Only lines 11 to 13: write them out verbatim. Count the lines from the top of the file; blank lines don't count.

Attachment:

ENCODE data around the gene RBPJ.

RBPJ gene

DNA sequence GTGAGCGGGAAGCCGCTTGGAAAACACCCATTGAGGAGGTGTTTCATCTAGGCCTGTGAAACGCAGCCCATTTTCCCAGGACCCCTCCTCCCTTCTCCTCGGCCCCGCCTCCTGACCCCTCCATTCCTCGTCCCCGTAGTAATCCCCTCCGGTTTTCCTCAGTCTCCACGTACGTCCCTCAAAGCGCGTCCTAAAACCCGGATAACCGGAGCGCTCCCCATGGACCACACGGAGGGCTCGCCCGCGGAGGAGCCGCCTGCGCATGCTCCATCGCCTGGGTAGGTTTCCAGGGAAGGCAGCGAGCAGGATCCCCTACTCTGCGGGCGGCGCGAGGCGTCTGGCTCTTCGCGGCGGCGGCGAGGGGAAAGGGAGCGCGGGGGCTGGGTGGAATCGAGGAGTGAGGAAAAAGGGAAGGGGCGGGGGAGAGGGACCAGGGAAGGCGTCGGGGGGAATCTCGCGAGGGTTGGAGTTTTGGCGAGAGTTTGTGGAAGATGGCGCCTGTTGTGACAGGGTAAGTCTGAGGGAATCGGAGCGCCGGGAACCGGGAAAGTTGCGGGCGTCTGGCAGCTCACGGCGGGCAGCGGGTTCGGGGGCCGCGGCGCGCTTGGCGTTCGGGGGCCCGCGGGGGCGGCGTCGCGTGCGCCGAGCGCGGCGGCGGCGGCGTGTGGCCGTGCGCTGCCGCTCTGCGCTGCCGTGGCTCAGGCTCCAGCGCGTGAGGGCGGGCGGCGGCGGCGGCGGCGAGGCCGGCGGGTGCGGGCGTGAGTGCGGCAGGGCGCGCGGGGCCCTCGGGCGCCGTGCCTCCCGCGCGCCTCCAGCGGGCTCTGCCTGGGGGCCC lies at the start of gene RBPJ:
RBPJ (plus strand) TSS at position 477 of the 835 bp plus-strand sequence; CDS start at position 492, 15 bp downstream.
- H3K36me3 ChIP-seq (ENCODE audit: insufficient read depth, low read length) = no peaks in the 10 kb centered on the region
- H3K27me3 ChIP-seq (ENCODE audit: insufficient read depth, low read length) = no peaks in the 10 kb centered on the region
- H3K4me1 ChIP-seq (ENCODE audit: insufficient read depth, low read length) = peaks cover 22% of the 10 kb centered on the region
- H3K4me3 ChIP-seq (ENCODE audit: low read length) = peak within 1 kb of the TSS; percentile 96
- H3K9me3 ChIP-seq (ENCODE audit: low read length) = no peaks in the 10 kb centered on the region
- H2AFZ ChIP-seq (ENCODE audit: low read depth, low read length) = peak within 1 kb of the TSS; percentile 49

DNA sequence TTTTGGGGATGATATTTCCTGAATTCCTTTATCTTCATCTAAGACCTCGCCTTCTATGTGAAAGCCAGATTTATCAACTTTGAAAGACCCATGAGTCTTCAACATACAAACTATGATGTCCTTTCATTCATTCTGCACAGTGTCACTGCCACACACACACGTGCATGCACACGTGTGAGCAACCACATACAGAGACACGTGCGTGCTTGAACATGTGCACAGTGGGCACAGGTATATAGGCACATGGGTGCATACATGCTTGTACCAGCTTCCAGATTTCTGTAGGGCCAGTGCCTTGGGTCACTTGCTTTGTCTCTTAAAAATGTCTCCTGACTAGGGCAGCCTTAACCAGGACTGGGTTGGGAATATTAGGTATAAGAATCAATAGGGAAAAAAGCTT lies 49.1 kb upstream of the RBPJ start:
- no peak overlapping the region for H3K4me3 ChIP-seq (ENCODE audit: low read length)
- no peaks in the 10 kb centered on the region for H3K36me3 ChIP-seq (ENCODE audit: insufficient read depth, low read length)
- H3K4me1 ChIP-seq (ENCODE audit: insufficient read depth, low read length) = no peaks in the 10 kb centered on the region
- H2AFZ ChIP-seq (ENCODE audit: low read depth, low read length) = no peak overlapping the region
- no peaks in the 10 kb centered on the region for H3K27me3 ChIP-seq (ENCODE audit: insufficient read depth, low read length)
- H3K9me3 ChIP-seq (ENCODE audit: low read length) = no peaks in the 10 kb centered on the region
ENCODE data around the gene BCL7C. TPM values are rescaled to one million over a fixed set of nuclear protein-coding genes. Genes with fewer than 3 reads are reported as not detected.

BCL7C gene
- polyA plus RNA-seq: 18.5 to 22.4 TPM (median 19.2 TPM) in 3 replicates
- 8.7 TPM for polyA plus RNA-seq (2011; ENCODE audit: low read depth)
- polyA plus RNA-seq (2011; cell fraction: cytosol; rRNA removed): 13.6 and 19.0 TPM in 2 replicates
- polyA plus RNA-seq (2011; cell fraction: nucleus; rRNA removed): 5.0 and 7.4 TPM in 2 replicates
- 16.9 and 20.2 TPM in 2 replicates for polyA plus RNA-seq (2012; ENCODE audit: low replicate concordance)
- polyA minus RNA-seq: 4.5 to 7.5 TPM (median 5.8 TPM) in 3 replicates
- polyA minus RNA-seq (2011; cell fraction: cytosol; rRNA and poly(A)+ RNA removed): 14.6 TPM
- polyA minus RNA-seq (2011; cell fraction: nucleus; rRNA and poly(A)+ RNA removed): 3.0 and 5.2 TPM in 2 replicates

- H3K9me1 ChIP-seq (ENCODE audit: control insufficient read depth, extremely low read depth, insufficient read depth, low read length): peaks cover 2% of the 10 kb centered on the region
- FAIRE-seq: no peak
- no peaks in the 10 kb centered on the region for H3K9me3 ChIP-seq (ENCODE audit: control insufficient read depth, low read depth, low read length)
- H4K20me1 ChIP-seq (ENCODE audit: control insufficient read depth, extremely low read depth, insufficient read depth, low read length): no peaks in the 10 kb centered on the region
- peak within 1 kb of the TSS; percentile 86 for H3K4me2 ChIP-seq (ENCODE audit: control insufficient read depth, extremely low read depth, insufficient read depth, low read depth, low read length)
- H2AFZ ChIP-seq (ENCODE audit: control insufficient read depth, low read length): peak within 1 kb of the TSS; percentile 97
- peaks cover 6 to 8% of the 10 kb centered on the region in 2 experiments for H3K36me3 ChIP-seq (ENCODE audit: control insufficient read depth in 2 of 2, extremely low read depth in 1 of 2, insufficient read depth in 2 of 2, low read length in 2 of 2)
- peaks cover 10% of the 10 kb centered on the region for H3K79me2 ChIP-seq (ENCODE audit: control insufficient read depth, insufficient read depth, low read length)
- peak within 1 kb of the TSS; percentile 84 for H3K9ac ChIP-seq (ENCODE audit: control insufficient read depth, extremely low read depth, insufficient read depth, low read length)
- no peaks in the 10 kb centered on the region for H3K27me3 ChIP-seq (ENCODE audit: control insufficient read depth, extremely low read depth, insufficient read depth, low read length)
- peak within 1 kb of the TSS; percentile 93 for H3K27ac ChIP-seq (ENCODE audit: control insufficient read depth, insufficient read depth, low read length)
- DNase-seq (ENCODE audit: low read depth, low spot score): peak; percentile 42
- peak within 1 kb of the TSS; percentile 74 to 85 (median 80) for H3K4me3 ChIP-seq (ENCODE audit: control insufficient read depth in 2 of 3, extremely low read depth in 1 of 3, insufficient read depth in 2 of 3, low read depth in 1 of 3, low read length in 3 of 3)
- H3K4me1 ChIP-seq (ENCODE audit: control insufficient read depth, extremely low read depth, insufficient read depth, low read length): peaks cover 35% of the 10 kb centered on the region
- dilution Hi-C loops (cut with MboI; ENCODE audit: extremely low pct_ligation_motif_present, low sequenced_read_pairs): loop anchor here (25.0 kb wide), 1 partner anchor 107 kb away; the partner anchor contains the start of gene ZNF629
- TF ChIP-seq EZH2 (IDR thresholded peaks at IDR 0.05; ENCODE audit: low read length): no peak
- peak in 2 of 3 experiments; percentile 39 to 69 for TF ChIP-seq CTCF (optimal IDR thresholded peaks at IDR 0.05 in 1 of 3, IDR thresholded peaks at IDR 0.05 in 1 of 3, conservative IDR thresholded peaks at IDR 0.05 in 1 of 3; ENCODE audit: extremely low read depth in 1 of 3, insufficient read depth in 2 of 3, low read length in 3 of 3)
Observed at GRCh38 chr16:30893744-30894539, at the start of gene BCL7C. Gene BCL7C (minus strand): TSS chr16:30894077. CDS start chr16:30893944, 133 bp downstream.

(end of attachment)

DNA sequence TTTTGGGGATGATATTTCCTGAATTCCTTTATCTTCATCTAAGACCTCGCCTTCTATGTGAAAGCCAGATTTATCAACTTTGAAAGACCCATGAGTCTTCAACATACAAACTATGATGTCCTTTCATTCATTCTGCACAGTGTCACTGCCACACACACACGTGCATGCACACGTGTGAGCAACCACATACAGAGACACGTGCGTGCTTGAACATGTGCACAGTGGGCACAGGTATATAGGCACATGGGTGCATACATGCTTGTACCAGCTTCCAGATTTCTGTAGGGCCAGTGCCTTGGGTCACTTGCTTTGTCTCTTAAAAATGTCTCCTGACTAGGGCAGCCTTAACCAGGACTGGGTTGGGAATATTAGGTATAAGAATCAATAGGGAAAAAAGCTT lies 49.1 kb upstream of the RBPJ start:
- no peak overlapping the region for H3K4me3 ChIP-seq (ENCODE audit: low read length)
- no peaks in the 10 kb centered on the region for H3K36me3 ChIP-seq (ENCODE audit: insufficient read depth, low read length)